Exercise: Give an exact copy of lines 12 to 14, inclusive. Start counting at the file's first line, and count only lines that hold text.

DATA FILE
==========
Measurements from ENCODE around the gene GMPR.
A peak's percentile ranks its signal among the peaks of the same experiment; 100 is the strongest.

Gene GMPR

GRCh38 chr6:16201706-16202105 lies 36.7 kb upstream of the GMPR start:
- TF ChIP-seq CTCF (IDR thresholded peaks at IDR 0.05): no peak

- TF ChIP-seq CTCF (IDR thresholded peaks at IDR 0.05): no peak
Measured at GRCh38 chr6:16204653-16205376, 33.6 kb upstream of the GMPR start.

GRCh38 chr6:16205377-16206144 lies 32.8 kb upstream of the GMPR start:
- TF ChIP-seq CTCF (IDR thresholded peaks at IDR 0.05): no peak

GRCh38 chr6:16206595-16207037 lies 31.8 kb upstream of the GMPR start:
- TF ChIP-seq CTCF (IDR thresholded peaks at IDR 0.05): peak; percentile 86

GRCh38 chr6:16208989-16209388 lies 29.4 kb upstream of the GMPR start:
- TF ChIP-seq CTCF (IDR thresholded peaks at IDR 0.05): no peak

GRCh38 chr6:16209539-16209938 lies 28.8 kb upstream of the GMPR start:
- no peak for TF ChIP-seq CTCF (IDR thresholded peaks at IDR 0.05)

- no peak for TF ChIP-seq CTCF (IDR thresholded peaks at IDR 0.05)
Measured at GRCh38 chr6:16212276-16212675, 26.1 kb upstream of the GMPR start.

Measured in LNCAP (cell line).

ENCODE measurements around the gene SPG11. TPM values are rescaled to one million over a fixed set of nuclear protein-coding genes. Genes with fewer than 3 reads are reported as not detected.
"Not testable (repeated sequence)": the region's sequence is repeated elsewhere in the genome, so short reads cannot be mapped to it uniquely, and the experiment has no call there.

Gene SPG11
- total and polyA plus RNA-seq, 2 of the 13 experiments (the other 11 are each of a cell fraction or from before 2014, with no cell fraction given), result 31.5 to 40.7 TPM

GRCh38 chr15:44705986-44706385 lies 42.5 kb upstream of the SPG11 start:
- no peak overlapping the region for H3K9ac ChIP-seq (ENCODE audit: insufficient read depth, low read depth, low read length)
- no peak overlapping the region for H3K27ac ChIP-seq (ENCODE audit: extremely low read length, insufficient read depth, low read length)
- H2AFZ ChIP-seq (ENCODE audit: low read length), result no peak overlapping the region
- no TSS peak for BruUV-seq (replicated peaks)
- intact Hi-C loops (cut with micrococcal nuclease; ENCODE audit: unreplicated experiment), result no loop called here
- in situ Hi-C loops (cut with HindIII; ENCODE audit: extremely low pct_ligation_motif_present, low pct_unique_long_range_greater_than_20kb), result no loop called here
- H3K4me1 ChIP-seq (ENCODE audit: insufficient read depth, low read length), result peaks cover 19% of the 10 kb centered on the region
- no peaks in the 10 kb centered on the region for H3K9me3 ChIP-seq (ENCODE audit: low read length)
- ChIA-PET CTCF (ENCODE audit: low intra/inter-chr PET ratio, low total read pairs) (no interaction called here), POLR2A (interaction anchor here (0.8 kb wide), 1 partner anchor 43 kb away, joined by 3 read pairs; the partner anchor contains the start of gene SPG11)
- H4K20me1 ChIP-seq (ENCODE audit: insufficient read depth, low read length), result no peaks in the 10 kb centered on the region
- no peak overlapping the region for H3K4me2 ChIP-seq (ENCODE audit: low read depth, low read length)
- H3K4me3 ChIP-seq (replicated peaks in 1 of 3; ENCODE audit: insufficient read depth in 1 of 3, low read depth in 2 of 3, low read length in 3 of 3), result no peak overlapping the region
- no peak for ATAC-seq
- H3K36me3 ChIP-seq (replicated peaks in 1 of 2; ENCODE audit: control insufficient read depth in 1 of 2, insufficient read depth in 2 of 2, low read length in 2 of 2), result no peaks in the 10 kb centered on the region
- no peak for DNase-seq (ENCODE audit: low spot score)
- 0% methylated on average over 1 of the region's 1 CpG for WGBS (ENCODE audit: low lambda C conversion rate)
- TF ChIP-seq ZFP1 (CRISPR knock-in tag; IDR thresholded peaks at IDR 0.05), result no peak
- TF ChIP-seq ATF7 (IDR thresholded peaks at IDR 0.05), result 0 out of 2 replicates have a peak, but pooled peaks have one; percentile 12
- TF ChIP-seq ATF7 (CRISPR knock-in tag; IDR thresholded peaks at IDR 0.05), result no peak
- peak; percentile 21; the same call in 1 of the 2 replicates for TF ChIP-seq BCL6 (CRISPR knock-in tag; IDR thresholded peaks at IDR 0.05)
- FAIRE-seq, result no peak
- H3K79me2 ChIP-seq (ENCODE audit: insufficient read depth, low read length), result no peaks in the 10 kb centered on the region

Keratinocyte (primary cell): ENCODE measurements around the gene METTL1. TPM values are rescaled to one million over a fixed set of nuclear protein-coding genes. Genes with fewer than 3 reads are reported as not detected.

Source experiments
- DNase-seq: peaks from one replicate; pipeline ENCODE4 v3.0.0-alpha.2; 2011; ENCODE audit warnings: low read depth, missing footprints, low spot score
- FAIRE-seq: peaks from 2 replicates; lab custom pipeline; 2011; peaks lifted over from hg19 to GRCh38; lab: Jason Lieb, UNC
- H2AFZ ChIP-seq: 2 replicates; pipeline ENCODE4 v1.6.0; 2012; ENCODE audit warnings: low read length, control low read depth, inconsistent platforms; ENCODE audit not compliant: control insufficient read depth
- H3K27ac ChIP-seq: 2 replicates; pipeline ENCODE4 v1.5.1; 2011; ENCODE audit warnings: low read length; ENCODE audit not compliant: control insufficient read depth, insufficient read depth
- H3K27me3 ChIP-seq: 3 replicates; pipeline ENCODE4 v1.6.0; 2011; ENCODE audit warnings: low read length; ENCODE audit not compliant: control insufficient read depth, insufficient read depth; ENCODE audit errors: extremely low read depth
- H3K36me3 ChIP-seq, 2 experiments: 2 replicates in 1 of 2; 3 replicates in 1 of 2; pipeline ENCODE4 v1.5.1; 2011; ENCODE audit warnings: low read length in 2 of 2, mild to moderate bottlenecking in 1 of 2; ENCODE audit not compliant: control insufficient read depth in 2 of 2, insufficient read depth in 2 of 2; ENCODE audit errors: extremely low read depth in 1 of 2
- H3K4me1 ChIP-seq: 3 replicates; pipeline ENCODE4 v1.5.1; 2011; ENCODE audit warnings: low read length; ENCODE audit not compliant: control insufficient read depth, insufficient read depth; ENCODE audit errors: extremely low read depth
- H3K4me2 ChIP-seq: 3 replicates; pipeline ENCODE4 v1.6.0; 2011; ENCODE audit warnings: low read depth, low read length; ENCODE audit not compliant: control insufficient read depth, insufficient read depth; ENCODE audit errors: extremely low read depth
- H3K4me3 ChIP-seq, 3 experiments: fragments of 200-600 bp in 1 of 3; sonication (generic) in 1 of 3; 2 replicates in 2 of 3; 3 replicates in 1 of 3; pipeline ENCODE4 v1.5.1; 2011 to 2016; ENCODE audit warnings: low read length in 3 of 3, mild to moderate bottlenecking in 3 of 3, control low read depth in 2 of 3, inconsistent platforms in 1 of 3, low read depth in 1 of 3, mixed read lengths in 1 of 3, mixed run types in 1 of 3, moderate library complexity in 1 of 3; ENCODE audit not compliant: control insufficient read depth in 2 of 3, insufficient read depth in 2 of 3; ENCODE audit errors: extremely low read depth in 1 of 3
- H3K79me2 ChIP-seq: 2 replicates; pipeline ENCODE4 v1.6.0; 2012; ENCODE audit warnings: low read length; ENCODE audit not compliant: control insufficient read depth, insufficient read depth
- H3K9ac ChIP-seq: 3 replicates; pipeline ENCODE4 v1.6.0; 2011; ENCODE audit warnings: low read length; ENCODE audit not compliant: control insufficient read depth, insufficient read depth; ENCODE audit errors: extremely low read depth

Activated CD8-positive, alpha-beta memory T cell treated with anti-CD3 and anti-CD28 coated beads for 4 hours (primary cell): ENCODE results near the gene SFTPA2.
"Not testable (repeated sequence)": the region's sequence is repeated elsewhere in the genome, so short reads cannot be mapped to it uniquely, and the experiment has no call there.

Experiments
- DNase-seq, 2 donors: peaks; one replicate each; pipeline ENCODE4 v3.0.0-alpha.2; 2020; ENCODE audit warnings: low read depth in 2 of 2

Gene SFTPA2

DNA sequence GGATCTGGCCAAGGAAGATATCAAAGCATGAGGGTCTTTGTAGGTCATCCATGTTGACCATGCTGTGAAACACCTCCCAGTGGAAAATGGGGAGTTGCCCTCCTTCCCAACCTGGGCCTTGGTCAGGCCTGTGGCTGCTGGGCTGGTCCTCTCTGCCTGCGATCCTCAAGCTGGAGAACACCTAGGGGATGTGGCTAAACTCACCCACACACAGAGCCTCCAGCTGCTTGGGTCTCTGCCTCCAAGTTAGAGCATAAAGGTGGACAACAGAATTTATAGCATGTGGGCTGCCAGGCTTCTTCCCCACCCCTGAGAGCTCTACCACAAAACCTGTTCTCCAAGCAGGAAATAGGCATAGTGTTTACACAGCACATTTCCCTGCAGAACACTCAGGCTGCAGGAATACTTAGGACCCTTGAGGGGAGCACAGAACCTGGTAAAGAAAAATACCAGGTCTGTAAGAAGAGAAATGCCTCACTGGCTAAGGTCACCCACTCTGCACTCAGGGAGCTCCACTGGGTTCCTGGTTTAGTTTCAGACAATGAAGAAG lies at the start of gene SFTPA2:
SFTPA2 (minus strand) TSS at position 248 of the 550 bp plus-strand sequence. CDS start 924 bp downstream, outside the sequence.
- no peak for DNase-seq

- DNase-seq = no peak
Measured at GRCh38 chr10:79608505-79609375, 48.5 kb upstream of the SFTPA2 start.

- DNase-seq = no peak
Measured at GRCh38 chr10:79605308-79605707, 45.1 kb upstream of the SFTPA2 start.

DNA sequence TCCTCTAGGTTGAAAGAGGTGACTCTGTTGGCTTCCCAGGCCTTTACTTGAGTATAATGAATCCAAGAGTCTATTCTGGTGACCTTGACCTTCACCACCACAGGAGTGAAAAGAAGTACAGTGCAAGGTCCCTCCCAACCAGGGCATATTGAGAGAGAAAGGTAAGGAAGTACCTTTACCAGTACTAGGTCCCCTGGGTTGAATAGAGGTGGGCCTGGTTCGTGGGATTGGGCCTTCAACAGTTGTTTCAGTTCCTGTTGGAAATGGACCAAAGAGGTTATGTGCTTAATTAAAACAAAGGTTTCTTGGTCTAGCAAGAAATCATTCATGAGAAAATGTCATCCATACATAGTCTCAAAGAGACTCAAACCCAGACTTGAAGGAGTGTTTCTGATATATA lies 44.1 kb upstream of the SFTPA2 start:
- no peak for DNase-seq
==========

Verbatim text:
GRCh38 chr6:16208989-16209388 lies 29.4 kb upstream of the GMPR start:
- TF ChIP-seq CTCF (IDR thresholded peaks at IDR 0.05): no peak

GRCh38 chr6:16209539-16209938 lies 28.8 kb upstream of the GMPR start: